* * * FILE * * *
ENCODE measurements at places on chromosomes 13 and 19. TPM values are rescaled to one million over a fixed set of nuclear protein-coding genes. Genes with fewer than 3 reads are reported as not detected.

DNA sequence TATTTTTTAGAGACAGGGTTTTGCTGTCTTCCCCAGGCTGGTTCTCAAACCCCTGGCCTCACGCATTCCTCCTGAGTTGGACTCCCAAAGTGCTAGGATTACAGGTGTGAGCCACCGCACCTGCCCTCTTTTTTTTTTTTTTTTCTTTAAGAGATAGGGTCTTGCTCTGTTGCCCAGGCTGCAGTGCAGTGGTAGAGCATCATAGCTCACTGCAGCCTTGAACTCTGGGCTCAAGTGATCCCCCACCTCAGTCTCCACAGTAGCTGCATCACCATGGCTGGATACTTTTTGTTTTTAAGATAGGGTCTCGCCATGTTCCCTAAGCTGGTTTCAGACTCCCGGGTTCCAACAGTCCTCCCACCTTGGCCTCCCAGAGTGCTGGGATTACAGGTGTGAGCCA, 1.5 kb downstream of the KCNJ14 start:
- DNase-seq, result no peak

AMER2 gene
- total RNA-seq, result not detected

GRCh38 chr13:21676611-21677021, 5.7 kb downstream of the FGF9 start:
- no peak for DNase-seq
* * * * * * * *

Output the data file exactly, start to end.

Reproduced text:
ENCODE measurements at places on chromosomes 13 and 19. TPM values are rescaled to one million over a fixed set of nuclear protein-coding genes. Genes with fewer than 3 reads are reported as not detected.

DNA sequence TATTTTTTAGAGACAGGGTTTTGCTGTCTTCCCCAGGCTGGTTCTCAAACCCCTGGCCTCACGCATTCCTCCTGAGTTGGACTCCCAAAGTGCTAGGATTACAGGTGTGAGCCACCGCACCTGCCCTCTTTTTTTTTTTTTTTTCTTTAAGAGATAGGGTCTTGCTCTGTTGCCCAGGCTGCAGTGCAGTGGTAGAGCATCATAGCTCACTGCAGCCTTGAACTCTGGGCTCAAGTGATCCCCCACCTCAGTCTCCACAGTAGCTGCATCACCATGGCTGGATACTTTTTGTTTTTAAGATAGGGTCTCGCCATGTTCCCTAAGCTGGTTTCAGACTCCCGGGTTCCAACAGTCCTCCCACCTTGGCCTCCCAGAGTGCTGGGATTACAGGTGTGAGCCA, 1.5 kb downstream of the KCNJ14 start:
- DNase-seq, result no peak

AMER2 gene
- total RNA-seq, result not detected

GRCh38 chr13:21676611-21677021, 5.7 kb downstream of the FGF9 start:
- no peak for DNase-seq